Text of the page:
Art has undergone a significant change in the last century. Dyson’s bagless vacuum cleaner, for example, was installed in New York’s Metropolitan Museum of Art in 1996, only 23 years after the death of Picasso. Now, 16 years later, even lines of code are seen as art.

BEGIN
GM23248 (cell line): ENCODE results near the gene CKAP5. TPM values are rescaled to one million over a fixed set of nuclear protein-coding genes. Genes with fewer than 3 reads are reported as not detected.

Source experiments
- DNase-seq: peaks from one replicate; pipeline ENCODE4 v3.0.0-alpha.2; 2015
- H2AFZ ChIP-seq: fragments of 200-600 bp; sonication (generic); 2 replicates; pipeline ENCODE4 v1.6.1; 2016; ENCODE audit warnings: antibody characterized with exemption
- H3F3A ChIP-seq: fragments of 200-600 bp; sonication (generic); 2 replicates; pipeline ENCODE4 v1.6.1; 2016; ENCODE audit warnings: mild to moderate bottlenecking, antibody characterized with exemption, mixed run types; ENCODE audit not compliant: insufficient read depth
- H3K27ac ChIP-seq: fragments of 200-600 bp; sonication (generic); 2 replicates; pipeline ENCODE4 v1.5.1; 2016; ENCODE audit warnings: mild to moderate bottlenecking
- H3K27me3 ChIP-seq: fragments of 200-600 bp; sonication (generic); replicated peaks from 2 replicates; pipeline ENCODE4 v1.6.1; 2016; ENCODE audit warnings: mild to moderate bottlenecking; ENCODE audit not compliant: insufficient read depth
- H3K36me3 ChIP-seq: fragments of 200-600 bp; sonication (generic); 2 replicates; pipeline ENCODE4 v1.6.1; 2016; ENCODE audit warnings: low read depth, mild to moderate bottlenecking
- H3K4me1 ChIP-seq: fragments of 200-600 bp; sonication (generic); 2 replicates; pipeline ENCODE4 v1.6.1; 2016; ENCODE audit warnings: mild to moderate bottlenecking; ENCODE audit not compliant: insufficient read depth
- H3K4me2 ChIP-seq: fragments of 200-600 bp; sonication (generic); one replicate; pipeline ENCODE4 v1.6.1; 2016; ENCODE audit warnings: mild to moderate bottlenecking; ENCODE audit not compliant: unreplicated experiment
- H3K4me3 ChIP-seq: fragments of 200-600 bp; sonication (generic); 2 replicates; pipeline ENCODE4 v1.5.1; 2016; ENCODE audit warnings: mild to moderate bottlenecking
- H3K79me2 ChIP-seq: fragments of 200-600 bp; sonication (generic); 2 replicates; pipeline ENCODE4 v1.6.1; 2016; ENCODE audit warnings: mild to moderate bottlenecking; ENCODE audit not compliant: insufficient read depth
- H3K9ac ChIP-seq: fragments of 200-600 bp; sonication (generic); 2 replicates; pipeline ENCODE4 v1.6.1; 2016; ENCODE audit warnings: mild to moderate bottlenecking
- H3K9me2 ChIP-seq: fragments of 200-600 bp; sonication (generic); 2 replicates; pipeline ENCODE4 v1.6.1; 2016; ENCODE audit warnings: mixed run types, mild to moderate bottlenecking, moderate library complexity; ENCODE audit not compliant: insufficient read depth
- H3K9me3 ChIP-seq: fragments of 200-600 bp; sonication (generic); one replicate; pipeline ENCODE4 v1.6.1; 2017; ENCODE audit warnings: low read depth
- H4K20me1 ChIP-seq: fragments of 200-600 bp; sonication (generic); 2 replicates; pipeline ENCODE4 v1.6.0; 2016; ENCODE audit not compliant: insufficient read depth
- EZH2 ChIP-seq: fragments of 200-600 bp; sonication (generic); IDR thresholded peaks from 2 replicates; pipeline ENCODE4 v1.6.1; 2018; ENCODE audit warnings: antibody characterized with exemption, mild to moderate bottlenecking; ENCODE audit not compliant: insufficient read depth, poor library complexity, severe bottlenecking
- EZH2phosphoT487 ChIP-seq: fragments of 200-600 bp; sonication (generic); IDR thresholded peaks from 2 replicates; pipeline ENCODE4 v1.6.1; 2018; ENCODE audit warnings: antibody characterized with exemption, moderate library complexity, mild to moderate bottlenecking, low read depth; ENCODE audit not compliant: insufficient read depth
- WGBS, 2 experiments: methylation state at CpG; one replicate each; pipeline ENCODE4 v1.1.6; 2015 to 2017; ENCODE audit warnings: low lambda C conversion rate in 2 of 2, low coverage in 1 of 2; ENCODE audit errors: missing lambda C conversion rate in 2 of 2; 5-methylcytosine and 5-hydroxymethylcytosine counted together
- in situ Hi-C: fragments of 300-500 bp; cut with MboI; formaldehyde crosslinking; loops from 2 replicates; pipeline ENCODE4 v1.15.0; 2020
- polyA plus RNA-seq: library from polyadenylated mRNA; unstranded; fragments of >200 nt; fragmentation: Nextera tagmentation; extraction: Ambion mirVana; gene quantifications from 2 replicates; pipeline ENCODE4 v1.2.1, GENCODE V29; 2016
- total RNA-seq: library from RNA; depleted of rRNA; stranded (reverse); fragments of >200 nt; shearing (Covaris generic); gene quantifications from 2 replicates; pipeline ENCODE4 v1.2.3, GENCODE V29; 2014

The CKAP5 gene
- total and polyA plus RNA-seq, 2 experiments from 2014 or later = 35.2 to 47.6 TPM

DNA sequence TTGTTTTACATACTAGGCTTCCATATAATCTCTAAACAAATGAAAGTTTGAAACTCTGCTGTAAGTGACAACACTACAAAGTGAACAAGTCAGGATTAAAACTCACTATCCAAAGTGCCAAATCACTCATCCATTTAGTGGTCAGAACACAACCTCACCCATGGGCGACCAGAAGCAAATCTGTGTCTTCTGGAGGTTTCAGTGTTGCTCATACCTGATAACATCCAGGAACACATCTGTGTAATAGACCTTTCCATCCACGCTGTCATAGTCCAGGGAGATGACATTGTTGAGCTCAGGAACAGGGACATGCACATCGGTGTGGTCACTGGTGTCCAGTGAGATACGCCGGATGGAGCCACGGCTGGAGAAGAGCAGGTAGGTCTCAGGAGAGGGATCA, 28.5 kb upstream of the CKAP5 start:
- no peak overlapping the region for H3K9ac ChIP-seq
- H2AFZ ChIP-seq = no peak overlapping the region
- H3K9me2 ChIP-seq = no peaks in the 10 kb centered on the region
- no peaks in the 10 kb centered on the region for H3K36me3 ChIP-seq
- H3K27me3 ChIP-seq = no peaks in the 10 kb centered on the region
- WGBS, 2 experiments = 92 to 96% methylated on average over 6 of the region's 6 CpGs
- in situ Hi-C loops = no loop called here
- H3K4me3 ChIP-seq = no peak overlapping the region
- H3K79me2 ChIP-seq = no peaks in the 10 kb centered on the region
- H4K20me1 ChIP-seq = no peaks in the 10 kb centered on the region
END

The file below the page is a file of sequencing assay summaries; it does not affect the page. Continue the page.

A recent exhibition in Munich, Big Data Art 2013, was devoted to showcasing this next generation of art. It’s no surprise that in a world where big data is being used by social networks, retail stores and shh, surveillance agencies, a number of artists chose to portray a political message through their work. After all, something that often accompanies big data is privacy concerns.